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COVID-19 Vaccination for Patients with Sickle Cell Disease: How Can Rates Be Increased?

September 18, 2023

In a recently released article in Pediatrics, Dr. Adam Yan and colleagues share a quality improvement (QI) project which successfully increased rates of receipt of >2 COVID-19 vaccinations among children ages 5 years and older with sickle cell disease (SCD) cared for in their SCD clinic (10.1542/peds.2022-061011). As context, the authors note that although most children with COVID-19 have mild and self-limited respiratory illness, those with chronic illnesses including SCD are at risk for severe disease. Specifically, COVID-19 can trigger pain crises and acute chest syndrome and put children and adults with SCD at risk for hospitalization and death, and hence the Centers for Disease Control and Prevention (CDC) prioritized those with SCD to receive COVID-19 vaccination. Although nationwide data for vaccine uptake among children with SCD are not available, the authors hypothesized that children with SCD and their families may face meaningful barriers to vaccination, including distrust associated with racial mistreatment and logistical barriers.

Their initiative is a classic and beautiful example of QI work, and readers are walked through each step in the process. The primary interventions, based on literature review, were personalized text messages and reminders, outreach with phone calls and an informational video created by the project team and distributed by text message. The authors’ key driver diagram (Figure 1) gives readers a snapshot overview of the project, including their Specific, Measurable, Achievable, Relevant, and Time-Bound (SMART) aim of vaccinating 70% of patients by June 2022. In an additional analysis, the authors used statistical modelling techniques to compare the predicted and achieved rates of vaccination in order to account for pre-existing vaccination trends.

Each PDSA (Plan, Do, Study, Act) cycle is clearly explained, with additional interventions focused not just on families and patients but also on provider coaching:

  • Identification of the COVID-19 vaccination status of those with SCD aged 5 years and older with targeted text messaging.
  • Re-identification of those not vaccinated with targeted phone calls to schedule a vaccine appointment.
  • Texting of the educational video to those not vaccinated with information on how to schedule a vaccine appointment.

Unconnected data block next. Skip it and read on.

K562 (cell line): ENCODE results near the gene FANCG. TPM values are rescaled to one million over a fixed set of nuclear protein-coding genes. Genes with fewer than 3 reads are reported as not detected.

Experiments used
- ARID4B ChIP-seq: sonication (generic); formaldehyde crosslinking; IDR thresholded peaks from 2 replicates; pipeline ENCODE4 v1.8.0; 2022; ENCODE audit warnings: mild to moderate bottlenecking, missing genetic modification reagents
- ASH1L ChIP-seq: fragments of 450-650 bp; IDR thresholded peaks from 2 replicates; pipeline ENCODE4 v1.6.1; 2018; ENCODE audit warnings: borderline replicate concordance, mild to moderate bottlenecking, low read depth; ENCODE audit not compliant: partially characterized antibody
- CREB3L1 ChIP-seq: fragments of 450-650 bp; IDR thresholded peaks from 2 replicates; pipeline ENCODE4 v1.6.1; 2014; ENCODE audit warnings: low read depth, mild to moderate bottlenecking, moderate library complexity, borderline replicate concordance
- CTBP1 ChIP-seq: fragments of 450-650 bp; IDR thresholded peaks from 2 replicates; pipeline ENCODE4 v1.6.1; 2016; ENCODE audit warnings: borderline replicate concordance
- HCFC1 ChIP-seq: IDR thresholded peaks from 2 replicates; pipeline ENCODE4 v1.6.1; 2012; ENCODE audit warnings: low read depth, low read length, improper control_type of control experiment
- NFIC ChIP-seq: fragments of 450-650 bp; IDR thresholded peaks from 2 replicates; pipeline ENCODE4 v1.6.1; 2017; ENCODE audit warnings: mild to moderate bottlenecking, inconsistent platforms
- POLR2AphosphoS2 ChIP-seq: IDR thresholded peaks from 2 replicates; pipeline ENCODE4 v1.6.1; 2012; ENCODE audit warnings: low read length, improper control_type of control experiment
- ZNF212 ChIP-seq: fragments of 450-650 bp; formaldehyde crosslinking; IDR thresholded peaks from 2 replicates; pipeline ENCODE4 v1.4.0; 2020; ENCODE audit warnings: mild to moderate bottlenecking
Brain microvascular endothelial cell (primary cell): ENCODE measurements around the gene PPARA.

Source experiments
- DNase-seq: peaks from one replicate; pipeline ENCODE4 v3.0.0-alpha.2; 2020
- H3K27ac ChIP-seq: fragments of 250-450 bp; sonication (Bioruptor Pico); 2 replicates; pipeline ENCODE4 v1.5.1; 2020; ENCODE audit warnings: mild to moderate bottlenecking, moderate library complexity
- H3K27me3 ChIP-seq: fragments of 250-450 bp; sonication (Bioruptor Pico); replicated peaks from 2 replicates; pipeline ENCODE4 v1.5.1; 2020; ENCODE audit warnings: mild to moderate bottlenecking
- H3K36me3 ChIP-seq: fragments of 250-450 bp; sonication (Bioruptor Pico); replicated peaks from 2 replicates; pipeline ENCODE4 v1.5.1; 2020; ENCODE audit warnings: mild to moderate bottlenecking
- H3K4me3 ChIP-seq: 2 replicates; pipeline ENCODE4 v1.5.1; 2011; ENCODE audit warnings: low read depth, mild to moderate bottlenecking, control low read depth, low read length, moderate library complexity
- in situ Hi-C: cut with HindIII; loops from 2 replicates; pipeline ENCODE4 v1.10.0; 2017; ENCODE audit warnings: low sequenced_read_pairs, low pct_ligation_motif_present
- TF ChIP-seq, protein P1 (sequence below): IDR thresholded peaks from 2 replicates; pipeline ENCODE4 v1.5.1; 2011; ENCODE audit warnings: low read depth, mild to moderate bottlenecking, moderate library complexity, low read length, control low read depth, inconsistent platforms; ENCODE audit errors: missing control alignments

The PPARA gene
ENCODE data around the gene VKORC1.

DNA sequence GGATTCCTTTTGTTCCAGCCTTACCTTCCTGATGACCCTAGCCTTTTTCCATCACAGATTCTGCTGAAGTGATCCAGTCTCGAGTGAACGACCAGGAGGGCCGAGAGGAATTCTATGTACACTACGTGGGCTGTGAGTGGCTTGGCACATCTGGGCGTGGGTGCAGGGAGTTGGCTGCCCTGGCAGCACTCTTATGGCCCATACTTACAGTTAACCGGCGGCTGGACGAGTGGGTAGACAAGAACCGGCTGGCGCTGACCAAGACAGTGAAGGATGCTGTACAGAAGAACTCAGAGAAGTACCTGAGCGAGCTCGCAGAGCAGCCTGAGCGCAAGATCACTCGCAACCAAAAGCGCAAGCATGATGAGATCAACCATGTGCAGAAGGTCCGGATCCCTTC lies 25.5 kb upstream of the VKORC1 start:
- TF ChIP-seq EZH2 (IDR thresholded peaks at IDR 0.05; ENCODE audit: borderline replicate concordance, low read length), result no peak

The article addresses all the “messy” parts of clinical medicine that had to be tackled for the initiative to proceed, from patients who obtained vaccines elsewhere, to families with vaccine hesitancy and scheduling challenges. Ultimately, during the intervention period, the cumulative proportion of patients who received >2 COVID-19 vaccine doses increased from 41% to 64%, closely approaching the SMART aim of the project and exceeding the predicted rate by 11%.  Although the authors do not explicitly state so, this QI initiative is important also for its role in supporting racial equity with respect to a key health intervention, since the great majority of those with SCD are of African-American ancestry with documented inequitable care and care access contributing to poorer health outcomes in comparison to those without SCD and the general population.1,2 Kudos to the authors for this successful initiative, which hopefully serves as an inspiration for others!


  1. Lee L, Smith-Whitley K, Banks S, Puckrein G. Reducing Health Care Disparities in Sickle Cell Disease: A Review. Public Health Rep. 2019 Nov/Dec;134(6):599-607. doi: 10.1177/0033354919881438. Epub 2019 Oct 10. PMID: 31600481; PMCID: PMC6832089
  2. Boghossian NS, Greenberg LT, Saade GR, Rogowski J, Phibbs CS, Passarella M, Buzas JS, Lorch SA. Association of Sickle Cell Disease With Racial Disparities and Severe Maternal Morbidities in Black Individuals. JAMA Pediatr. 2023 Aug 1;177(8):808-817. doi: 10.1001/jamapediatrics.2023.1580. PMID: 37273202; PMCID: PMC10242511
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